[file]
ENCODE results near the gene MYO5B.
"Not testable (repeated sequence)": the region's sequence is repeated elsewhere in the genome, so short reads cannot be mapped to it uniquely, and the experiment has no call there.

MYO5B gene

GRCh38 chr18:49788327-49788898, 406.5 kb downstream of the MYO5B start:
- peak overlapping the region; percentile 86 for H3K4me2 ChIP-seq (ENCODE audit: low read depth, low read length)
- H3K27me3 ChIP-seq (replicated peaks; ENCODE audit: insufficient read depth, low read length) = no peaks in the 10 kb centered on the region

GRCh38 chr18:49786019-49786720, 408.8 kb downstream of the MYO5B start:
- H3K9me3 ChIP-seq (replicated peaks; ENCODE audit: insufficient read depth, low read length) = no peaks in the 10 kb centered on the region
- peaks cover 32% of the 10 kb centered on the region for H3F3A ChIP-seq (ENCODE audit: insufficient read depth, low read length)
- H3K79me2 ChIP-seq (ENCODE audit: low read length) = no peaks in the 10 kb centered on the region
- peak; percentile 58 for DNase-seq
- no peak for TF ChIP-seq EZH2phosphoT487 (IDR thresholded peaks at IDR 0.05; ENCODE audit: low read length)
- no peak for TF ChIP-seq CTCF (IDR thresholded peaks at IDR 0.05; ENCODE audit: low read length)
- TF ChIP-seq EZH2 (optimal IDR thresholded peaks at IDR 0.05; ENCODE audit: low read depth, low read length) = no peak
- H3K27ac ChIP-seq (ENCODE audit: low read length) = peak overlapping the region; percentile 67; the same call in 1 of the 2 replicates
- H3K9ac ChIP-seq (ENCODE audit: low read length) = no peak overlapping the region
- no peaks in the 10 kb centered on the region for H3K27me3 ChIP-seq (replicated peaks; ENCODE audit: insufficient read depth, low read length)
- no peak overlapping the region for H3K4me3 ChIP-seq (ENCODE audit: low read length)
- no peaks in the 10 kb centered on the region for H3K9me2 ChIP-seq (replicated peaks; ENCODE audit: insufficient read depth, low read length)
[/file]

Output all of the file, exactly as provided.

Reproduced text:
ENCODE results near the gene MYO5B.
"Not testable (repeated sequence)": the region's sequence is repeated elsewhere in the genome, so short reads cannot be mapped to it uniquely, and the experiment has no call there.

MYO5B gene

GRCh38 chr18:49788327-49788898, 406.5 kb downstream of the MYO5B start:
- peak overlapping the region; percentile 86 for H3K4me2 ChIP-seq (ENCODE audit: low read depth, low read length)
- H3K27me3 ChIP-seq (replicated peaks; ENCODE audit: insufficient read depth, low read length) = no peaks in the 10 kb centered on the region

GRCh38 chr18:49786019-49786720, 408.8 kb downstream of the MYO5B start:
- H3K9me3 ChIP-seq (replicated peaks; ENCODE audit: insufficient read depth, low read length) = no peaks in the 10 kb centered on the region
- peaks cover 32% of the 10 kb centered on the region for H3F3A ChIP-seq (ENCODE audit: insufficient read depth, low read length)
- H3K79me2 ChIP-seq (ENCODE audit: low read length) = no peaks in the 10 kb centered on the region
- peak; percentile 58 for DNase-seq
- no peak for TF ChIP-seq EZH2phosphoT487 (IDR thresholded peaks at IDR 0.05; ENCODE audit: low read length)
- no peak for TF ChIP-seq CTCF (IDR thresholded peaks at IDR 0.05; ENCODE audit: low read length)
- TF ChIP-seq EZH2 (optimal IDR thresholded peaks at IDR 0.05; ENCODE audit: low read depth, low read length) = no peak
- H3K27ac ChIP-seq (ENCODE audit: low read length) = peak overlapping the region; percentile 67; the same call in 1 of the 2 replicates
- H3K9ac ChIP-seq (ENCODE audit: low read length) = no peak overlapping the region
- no peaks in the 10 kb centered on the region for H3K27me3 ChIP-seq (replicated peaks; ENCODE audit: insufficient read depth, low read length)
- no peak overlapping the region for H3K4me3 ChIP-seq (ENCODE audit: low read length)
- no peaks in the 10 kb centered on the region for H3K9me2 ChIP-seq (replicated peaks; ENCODE audit: insufficient read depth, low read length)